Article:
Changing of the Guards and the Tarot


by Dearbhla Egan

I would like to preface this review by stating that I have no expertise on the music of Bob Dylan or on the life of Dylan himself and neither have I anything more than a cursory knowledge of the meanings associated with the images on Tarot cards. So, now that I have blown the possibility of any credibility I might have used to my advantage I will go ahead with this review and ask you to read it with an open mind as, in the end, it amounts to no more than a hunch or opinion that I have.  I simply think I may be on to something and thought I would share it with you.

I listen to music almost all day, every day.  I find it helps me focus on my work. For some time now I have been listening to Dylan in a very concentrated way as I tend to re-play the same CD over and over, sometimes for weeks at a time, before I can muster up the enthusiasm to change it.  I know, as an artist (painter), that Dylan’s work is overflowing with imagery.  Dylan, as an artist, (poet, storyteller, songwriter, and musician) has always had a strong sense of the visible picture, the visual symbols, even if he often makes it difficult for us to make out what these images are about.

But, when he sings those songs that he writes in a narrative style, for me, it is as if there is a film reel running in my head.  Listening to ‘Tangled up in Blue’ or ‘Like a Rolling Stone’ or ‘Not Dark Yet’ or ‘Hurricane’ and so many others, it is like watching a short film unfolding in my mind.  I am not just hearing but also mentally envisaging these stories with their colourful characters and moving stories.  It is all very visual stuff and there are a lot of his songs that fall into this category.  Many poets rely on visual imagery to convey an idea.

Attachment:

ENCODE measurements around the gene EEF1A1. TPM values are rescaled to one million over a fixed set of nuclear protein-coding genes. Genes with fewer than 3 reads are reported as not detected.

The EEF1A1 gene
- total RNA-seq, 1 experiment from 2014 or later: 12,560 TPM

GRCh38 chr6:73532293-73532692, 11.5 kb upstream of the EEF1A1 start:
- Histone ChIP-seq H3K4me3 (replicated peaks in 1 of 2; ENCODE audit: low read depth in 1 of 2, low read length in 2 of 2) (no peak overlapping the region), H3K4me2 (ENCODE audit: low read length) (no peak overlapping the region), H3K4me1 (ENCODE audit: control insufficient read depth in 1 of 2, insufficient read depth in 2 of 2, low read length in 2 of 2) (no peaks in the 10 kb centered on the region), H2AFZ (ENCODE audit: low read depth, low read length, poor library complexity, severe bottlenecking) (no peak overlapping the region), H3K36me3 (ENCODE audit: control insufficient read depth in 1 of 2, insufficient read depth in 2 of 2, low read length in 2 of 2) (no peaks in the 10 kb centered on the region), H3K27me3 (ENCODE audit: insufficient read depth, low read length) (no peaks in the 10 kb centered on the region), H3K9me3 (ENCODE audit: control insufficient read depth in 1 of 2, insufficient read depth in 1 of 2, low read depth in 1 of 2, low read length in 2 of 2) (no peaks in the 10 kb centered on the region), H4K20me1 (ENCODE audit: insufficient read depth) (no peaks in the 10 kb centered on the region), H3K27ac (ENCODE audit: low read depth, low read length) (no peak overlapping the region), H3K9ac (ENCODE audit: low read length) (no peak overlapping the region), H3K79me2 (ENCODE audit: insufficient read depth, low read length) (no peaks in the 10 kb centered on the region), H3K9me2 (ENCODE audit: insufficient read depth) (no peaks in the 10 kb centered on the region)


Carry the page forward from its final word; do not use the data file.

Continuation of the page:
I can remember thinking, a long time ago when I first heard ‘Changing of the Guards’, that certain specific references made me think that the song was about the practice of witch-hunting which fitted into the Medieval setting along with a lot of the language he used, implying that the female object of his affection was being tried as a witch, perhaps most specifically in the third verse: